Dr. Grimaldi: As Eurogene was conceived it could have been seen as a sort of competitor to these companies, but it was really complementary. The Eurogene concept is to deliver highly personalised information based on genetics plus diet & lifestyle and other biomarkers such as traditional blood analyses. The aim is to integrate personal genomics with the rest of the person’s lifestyle and health status. We don’t do whole genome scanning or sequencing and restrict the genetic analysis only to those SNPs (and indels, copy number variants, etc) that are relevant for a particular purpose, e.g. a type 2 diabetes (T2DM) profile which we are working on at the moment. The companies you mention do the genotyping and provide quite a lot of interesting information in their reports but it’s not highly personal and is of limited use for clinical decision making. On T2DM for example the information is general, does not quantify, for the individual, the effects of diet, lifestyle, biomarkers and family history on the T2DM risk, nor does it enable personalised treatments, based on all those parameters, to be devised – Eurogene will do all that. A loose analogy could be financial information – if you are a small investor maybe you find enough information for free on Yahoo finance, or with a small subscription to get a bit extra. If you are a serious investor concentrating on a particular sector you will pay a subscription to someone like Reuters or Bloomberg to receive highly specific, detailed information targeted to your sector of interest which will be an important factor in your investment decisions – Eurogene is more like the latter in a healthcare setting (but rather smaller at the moment!).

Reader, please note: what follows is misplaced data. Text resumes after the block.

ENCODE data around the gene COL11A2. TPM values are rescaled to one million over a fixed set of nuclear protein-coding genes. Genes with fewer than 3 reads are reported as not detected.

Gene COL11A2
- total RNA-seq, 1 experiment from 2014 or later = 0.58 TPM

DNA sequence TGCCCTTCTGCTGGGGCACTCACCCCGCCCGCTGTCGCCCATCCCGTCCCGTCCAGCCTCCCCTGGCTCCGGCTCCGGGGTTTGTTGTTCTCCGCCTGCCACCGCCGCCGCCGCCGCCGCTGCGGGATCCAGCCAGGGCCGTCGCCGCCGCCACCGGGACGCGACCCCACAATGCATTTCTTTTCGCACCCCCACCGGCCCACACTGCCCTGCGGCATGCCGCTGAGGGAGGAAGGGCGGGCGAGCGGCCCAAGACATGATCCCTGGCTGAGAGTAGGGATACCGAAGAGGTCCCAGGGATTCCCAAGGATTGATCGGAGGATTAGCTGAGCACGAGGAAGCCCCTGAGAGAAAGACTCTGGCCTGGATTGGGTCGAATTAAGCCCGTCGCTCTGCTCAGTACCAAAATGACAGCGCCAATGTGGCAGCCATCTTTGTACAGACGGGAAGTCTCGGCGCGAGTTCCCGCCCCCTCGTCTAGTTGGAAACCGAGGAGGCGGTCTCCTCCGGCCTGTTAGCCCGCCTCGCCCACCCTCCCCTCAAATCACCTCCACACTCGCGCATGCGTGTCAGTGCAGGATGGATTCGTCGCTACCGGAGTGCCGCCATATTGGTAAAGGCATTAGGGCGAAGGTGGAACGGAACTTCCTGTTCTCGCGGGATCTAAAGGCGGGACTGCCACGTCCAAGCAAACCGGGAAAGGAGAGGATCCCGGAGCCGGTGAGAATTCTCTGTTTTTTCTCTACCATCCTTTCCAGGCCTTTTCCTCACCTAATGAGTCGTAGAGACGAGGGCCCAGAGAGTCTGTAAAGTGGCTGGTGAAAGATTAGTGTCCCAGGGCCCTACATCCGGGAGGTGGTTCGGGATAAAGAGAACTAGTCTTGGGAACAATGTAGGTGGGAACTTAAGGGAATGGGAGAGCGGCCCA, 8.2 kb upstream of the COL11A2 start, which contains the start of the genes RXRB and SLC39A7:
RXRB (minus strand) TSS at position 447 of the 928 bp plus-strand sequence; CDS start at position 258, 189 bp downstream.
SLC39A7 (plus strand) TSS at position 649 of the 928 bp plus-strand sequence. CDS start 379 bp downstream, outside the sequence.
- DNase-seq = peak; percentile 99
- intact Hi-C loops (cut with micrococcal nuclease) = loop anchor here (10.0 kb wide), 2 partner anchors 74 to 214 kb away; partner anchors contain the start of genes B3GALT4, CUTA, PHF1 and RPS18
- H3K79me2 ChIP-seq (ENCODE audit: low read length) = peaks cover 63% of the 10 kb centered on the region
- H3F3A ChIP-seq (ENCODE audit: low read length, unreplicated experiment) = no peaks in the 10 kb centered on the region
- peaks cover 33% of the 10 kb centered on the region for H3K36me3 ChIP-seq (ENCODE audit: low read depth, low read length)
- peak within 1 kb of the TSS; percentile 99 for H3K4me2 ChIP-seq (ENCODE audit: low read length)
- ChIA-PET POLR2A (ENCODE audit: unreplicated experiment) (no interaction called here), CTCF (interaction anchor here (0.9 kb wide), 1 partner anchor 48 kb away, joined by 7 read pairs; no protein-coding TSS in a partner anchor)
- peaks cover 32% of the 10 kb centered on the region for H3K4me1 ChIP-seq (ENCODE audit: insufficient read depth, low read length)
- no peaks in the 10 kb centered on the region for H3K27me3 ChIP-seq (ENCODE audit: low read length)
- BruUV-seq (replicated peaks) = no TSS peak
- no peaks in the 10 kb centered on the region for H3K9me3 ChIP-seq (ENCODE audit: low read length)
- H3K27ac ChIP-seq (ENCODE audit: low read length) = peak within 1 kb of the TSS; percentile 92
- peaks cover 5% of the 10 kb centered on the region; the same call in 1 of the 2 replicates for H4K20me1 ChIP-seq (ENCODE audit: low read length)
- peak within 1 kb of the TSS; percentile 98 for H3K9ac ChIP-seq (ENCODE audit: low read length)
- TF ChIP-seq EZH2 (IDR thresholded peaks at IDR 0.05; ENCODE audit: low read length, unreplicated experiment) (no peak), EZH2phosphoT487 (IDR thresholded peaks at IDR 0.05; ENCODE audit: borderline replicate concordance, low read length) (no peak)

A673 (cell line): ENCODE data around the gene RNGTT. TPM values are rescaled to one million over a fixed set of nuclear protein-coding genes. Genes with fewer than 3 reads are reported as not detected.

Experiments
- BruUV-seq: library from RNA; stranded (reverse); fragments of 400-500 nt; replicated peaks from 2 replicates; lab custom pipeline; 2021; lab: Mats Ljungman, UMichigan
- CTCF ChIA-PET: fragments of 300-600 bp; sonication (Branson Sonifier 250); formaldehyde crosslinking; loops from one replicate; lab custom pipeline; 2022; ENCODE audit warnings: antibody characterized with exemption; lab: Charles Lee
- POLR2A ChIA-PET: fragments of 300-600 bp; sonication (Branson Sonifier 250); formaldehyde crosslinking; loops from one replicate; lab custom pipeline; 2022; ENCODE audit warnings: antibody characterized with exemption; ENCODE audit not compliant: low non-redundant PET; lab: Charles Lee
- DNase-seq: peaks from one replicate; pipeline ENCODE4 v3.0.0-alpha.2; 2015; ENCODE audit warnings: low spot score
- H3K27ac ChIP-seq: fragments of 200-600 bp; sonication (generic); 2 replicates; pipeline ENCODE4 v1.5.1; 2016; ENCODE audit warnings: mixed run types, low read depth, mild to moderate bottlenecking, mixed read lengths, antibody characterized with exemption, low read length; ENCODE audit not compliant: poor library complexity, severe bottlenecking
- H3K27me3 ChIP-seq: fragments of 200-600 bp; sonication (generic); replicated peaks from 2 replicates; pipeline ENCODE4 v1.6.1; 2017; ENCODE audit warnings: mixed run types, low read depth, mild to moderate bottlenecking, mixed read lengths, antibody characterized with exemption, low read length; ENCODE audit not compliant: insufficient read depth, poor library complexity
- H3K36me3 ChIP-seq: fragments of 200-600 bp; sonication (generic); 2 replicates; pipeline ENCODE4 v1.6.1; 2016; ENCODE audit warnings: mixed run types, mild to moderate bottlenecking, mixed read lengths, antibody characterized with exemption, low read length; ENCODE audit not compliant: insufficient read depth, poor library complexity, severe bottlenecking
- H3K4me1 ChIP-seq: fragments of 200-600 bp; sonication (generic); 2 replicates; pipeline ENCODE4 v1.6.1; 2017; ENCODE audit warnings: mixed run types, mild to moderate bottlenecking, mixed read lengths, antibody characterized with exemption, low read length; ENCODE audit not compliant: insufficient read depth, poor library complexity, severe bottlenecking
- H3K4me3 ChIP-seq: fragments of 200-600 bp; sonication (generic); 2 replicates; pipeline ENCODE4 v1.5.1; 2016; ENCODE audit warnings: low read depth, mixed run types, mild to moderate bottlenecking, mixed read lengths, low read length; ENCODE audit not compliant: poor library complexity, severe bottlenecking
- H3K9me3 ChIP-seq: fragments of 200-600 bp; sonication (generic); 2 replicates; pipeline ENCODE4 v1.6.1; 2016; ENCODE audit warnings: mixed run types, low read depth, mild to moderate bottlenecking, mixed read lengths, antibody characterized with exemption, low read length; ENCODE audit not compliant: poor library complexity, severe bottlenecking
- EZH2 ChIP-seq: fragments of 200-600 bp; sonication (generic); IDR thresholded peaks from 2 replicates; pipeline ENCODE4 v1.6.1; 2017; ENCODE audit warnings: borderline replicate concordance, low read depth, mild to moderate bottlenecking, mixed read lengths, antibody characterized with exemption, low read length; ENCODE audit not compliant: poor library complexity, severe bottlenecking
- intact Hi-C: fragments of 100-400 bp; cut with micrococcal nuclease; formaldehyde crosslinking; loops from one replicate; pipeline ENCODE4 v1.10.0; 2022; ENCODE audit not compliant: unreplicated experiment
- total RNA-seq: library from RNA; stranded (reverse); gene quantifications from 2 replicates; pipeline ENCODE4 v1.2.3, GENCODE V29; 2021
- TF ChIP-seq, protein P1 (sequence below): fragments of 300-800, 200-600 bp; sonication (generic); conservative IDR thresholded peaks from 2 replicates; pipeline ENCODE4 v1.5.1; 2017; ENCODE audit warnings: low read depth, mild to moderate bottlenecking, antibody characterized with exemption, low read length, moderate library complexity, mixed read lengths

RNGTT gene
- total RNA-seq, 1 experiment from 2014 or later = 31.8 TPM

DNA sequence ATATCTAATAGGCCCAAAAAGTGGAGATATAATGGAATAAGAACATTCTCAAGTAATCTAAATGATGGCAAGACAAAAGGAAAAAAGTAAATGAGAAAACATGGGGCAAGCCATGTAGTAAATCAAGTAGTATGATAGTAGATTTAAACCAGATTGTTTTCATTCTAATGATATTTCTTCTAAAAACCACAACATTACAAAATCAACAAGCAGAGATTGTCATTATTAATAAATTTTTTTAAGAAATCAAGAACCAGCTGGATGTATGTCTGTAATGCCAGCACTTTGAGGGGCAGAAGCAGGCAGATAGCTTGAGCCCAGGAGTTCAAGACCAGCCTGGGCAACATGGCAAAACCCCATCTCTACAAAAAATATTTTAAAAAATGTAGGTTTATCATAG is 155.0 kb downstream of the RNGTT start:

As the project developed though, the situation has changed subtly, and here come the longer term plans. We are no longer tied to a single commercial genetic test provider and when Sciona left we had to decide whether to continue along the same lines and develop our own tests. We decided not to – there are plenty of genotyping companies out there already and we decided that with the infrastructure and systems that we had developed that our core competency was information interpretation and secure, confidential delivery.